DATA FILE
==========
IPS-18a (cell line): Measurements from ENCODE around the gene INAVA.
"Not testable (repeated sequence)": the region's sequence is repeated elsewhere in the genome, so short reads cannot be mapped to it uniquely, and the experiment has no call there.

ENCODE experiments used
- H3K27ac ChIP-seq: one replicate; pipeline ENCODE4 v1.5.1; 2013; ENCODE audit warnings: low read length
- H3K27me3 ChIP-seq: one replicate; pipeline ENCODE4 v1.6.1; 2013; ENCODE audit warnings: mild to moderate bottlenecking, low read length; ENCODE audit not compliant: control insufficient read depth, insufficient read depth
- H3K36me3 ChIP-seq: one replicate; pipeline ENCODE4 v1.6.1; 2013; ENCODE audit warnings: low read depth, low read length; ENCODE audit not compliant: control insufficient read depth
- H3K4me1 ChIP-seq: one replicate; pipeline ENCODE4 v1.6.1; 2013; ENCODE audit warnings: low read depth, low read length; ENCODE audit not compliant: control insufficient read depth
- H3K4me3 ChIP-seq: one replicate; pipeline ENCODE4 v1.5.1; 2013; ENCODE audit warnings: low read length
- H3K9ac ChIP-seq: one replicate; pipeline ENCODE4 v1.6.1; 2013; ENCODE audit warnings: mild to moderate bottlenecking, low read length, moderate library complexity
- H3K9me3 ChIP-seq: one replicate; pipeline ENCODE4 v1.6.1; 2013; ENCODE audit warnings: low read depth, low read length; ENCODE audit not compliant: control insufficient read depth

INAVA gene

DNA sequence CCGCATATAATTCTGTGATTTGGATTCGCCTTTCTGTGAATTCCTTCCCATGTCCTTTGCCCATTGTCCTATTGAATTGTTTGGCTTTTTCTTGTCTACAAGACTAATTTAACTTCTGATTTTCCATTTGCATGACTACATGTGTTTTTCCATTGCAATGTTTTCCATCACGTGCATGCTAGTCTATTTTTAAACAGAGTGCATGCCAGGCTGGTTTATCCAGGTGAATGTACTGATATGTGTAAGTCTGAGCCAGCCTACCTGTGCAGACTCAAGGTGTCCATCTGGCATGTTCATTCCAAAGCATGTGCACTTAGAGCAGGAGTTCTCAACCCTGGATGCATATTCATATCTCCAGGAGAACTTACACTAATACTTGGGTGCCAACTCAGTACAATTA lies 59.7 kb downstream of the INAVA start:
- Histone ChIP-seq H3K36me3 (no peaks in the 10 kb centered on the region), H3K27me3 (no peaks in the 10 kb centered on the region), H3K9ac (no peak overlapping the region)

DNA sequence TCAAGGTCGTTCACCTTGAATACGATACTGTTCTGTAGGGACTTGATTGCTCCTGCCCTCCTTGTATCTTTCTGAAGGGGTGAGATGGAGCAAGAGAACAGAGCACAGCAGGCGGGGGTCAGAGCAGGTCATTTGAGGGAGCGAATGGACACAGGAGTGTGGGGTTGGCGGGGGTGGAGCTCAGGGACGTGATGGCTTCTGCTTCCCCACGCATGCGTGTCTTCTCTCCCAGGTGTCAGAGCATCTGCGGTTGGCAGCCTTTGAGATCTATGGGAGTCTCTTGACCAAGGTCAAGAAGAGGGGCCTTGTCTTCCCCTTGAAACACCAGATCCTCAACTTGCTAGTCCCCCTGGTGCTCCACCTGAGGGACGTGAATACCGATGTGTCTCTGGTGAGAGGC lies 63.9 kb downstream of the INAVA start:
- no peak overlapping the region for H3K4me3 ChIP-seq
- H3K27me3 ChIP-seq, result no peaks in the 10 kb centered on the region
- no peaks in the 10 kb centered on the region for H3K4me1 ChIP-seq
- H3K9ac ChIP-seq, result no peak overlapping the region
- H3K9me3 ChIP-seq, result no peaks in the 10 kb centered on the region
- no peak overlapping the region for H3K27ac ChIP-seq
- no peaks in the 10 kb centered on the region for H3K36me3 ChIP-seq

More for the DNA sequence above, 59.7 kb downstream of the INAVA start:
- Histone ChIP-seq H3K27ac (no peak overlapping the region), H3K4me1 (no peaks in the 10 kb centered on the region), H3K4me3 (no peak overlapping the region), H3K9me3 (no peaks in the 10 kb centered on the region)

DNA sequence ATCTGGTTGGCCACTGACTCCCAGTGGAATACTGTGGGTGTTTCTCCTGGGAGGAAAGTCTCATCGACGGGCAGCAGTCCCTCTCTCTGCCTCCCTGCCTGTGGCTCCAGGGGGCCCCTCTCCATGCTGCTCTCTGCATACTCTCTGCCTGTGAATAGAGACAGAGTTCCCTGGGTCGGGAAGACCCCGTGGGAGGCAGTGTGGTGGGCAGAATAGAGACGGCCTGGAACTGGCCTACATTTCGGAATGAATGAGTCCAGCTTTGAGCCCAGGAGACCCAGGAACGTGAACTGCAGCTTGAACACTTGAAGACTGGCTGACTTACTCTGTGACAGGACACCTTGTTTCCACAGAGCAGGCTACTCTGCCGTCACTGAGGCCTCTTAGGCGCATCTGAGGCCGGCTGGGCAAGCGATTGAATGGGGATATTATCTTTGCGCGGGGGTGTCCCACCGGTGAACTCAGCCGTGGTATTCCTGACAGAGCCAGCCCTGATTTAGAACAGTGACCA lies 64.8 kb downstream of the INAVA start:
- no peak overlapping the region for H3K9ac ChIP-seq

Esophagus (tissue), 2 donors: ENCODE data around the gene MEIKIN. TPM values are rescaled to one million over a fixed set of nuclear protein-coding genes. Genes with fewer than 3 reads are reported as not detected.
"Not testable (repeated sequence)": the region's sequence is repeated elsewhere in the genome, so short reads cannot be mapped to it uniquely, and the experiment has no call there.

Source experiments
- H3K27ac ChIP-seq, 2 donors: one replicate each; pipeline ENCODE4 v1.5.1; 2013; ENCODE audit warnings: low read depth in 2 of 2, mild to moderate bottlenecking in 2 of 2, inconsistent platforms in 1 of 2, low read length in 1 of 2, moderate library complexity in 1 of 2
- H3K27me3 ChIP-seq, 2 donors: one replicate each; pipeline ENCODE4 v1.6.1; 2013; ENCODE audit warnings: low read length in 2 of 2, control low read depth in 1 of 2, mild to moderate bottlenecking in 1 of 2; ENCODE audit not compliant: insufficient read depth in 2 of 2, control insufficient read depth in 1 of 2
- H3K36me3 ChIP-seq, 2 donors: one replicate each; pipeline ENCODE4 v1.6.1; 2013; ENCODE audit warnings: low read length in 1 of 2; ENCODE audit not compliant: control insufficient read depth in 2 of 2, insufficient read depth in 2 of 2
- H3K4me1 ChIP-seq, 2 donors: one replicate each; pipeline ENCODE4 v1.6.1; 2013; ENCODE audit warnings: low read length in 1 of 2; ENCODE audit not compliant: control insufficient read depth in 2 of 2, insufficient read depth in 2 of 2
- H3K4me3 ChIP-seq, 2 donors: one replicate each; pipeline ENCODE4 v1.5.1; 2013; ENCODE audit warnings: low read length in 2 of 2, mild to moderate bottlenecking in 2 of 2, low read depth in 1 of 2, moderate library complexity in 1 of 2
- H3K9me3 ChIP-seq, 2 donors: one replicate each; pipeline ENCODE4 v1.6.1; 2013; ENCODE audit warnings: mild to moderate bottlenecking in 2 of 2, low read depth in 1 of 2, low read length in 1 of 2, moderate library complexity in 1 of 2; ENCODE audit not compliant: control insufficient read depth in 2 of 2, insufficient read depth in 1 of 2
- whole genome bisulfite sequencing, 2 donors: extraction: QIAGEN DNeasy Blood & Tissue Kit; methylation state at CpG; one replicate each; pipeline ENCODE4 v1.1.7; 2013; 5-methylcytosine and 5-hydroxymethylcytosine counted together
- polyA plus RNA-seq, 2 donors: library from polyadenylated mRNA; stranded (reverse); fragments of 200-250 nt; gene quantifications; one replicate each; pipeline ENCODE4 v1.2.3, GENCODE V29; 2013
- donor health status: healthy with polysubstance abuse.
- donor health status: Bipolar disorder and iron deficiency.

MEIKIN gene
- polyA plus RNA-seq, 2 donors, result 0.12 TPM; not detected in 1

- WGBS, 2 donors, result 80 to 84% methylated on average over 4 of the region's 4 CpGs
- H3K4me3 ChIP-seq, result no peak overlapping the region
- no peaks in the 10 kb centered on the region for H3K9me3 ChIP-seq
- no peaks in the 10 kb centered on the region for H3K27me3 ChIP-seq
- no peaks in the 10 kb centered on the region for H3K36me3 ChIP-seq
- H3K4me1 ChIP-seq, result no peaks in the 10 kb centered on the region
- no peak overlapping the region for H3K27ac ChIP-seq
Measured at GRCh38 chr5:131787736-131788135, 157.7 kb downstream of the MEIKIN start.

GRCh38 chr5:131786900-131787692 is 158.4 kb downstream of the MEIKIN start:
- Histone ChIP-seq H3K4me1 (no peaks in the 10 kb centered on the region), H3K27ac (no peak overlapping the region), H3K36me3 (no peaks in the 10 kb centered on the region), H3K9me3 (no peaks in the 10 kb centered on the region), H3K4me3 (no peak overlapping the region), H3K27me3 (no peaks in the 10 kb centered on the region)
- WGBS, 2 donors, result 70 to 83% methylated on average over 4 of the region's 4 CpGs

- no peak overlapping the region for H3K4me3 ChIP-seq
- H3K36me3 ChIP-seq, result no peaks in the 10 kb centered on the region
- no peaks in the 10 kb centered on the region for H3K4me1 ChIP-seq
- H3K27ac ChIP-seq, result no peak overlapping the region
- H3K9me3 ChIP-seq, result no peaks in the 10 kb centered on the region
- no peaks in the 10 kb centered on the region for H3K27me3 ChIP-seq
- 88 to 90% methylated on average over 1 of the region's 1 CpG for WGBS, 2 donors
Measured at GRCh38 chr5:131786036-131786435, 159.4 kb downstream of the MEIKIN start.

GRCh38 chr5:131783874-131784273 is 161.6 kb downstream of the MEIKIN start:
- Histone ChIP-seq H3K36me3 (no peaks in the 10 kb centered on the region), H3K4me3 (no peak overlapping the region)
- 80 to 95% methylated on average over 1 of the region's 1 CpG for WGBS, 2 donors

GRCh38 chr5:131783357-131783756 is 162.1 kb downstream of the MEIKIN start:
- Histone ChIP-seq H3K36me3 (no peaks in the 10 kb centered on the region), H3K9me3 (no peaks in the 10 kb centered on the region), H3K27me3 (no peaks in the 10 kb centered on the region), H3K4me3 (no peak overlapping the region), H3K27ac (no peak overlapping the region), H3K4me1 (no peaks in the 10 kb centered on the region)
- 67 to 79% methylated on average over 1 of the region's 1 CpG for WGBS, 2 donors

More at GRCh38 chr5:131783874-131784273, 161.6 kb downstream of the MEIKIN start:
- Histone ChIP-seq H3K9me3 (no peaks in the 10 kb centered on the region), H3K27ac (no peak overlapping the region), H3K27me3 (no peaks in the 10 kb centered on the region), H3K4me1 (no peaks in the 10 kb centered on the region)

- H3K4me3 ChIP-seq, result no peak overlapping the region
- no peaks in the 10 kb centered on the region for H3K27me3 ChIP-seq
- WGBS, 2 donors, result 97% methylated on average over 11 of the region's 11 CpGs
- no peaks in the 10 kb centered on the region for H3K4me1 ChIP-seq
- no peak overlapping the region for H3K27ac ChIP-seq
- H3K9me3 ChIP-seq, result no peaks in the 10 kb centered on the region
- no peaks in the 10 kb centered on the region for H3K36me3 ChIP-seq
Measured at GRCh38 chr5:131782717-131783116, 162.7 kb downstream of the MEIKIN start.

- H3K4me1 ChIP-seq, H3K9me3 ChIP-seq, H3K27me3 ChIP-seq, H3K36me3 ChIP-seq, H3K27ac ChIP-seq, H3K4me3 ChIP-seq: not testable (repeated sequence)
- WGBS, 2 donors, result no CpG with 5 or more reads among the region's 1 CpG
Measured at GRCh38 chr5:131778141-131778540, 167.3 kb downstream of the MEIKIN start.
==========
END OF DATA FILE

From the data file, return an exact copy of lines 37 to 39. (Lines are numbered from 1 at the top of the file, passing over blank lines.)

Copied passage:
- donor health status: healthy with polysubstance abuse.
- donor health status: Bipolar disorder and iron deficiency.

MEIKIN gene